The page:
Friday, May 26, 2006

37 Geminorum’s habitability, Sun's effects on Earth and Mars, and how people will stay in touch in outer space

Welcome! “Alien Life” tracks the latest discoveries and thoughts in the various elements of the famous Drake Equation. Today’s news:
g Stars - In September 2003, astrobiologist Maggie Turnbull from the University of Arizona in Tucson identified a shortlist of 30 stars that were screened from around 5,000 that have been estimated to be located 100 ly of Earth, as the best nearby candidates for hosting complex Earth-type life. One of them is 37 Geminorum:
g Abodes - An atmospheric study shows similarities in the Sun's effects on Earth and Mars. See
g Life - Would life forms on other worlds have to possess eyes, ears and limbs like higher organisms on Earth? Would they have to have a similar genetic code? Or can life exist not as we know it? These questions may be unanswerable now, but astrobiologists are anxious to answer the underlying question: How do you define life? See Note: This article is from 2000.
g Intelligence - An international team, led by researchers at the Department of Human Evolution, Max Planck Institute for Evolutionary Anthropology, in Leipzig, Germany, have extracted and sequenced protein from a Neanderthal from Shanidar Cave, Iraq dating to approximately 75,000 years old. See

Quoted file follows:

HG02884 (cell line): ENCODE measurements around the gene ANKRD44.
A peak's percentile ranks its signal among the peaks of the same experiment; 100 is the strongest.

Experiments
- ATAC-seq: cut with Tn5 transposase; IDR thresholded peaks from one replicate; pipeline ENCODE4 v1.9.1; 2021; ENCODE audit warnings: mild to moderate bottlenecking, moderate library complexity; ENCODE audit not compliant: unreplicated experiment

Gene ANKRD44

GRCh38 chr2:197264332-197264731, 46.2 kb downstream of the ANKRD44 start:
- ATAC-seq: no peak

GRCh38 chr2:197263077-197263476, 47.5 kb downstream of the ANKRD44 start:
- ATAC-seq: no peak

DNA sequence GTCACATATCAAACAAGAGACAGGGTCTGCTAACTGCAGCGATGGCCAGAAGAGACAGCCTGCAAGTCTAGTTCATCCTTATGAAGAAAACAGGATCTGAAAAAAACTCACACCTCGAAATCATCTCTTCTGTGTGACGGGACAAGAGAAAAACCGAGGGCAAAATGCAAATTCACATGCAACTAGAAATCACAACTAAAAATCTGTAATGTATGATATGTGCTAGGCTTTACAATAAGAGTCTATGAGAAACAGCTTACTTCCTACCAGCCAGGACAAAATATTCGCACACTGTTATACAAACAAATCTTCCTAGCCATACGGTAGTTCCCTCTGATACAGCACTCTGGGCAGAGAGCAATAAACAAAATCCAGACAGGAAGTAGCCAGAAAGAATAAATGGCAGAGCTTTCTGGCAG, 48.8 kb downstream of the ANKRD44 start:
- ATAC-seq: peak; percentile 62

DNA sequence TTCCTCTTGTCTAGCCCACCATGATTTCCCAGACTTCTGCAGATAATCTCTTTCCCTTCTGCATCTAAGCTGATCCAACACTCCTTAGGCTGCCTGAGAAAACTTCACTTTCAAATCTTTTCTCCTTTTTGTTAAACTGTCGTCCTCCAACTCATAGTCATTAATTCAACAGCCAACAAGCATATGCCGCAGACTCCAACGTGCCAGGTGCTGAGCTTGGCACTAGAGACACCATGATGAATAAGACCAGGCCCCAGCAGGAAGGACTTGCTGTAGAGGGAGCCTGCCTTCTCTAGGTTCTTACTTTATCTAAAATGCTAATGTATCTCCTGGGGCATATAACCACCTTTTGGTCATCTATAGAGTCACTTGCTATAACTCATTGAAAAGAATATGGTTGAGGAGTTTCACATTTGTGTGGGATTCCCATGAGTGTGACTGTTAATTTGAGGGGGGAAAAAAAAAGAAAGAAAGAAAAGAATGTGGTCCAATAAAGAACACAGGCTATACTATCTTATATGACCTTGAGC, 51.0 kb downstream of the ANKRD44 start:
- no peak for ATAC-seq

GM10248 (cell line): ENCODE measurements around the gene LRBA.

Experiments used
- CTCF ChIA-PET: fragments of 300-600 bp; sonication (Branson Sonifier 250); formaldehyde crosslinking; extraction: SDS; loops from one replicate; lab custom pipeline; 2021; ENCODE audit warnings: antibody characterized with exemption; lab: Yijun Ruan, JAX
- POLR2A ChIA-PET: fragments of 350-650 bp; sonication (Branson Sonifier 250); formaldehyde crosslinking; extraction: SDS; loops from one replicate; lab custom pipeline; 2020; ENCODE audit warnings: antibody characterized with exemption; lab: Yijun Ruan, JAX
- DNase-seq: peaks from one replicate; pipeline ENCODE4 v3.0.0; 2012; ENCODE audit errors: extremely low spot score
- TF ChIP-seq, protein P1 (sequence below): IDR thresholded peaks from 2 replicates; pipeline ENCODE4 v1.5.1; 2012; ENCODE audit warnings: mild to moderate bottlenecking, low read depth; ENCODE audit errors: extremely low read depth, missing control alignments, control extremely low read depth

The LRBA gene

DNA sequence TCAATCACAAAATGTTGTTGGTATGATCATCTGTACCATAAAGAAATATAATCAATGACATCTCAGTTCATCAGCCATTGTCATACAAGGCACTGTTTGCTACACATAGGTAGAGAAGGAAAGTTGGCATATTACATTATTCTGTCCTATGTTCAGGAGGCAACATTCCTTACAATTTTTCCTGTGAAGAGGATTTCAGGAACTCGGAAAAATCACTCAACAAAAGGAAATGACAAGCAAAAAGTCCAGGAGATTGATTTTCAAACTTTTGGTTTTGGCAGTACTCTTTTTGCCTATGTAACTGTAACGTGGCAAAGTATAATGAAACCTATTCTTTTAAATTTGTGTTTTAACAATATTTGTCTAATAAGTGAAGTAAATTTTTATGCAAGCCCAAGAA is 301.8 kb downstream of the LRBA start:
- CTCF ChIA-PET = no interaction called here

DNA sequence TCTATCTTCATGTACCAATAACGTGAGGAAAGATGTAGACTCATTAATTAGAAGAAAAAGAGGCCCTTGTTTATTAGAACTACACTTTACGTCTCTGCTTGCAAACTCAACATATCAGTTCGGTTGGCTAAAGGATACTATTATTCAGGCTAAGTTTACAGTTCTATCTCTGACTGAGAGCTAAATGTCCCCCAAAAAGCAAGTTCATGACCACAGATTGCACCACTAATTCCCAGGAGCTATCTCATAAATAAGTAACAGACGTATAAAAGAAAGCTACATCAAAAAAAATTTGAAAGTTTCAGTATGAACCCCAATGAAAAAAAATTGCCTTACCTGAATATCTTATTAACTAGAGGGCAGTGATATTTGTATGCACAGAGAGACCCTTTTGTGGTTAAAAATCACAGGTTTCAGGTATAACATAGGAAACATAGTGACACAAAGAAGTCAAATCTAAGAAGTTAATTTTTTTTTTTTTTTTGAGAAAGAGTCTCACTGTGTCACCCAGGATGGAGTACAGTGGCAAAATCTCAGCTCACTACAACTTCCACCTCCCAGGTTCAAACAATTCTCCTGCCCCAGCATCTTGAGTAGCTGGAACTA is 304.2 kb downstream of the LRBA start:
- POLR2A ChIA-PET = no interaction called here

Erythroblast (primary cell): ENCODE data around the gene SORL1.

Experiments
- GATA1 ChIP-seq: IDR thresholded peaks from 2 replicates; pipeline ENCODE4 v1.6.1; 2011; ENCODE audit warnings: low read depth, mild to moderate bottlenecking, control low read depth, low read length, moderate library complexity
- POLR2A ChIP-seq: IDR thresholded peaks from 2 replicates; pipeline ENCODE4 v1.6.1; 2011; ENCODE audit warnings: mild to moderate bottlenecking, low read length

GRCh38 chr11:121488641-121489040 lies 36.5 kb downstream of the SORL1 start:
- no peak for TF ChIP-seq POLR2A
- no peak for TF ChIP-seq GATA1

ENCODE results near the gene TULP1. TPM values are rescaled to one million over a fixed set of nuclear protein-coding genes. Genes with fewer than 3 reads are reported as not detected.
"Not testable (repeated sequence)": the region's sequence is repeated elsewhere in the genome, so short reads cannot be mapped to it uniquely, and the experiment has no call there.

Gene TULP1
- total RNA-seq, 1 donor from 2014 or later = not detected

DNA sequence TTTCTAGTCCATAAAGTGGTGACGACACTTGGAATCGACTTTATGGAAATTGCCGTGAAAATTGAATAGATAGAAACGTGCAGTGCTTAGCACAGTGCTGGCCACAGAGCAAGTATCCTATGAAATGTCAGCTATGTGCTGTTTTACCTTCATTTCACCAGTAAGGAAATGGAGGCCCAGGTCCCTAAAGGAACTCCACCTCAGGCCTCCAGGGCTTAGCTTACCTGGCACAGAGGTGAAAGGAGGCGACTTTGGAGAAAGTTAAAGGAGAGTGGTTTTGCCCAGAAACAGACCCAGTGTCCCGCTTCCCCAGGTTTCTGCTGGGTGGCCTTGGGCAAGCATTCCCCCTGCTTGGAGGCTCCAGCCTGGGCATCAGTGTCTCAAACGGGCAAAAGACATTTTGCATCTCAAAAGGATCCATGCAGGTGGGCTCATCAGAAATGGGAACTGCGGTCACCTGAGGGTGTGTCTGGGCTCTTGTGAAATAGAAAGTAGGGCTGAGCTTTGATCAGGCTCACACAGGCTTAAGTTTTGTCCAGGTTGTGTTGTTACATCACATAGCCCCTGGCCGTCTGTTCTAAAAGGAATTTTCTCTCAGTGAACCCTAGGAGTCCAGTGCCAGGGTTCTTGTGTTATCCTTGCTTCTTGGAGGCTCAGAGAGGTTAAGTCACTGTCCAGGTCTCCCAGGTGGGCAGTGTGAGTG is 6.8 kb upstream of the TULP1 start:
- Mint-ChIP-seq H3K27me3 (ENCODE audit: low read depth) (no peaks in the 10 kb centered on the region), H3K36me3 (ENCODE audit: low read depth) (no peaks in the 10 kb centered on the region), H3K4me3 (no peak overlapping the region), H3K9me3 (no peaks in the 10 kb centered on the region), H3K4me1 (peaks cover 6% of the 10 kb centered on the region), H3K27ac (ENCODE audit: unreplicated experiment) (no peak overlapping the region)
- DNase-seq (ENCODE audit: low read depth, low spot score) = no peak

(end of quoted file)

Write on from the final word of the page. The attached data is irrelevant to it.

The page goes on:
g Message - Most SETI programs scan the sky looking for strong radio signals. Any signals that are deemed interesting are put on a list for follow-up observations weeks, months — even years later. Long delays in verification of potential ET signals sometimes generate tantalizing, but ultimately frustrating, stories. See Note: This article is from March 2003.
g Cosmicus - Research based at The University of Queensland is taking journalism where it hasn't gone before by asking the question: How will people stay in touch in outer space? See
g Learning - What are SETI scientists doing to foment the study and understanding of astrobiology in our schools? See
g Imagining - Here are 10 alleged alien encounters — those brushes with aliens (or supposed aliens) that have been definitively debunked over the years. See
g Aftermath - In a cross-cultural study conducted several years ago, to scientists looked at the attitudes of college students towards the possibility that extraterrestrial life might exist, and if it does, what it might be like for people to learn that it exists. See Note: This article is from 2002.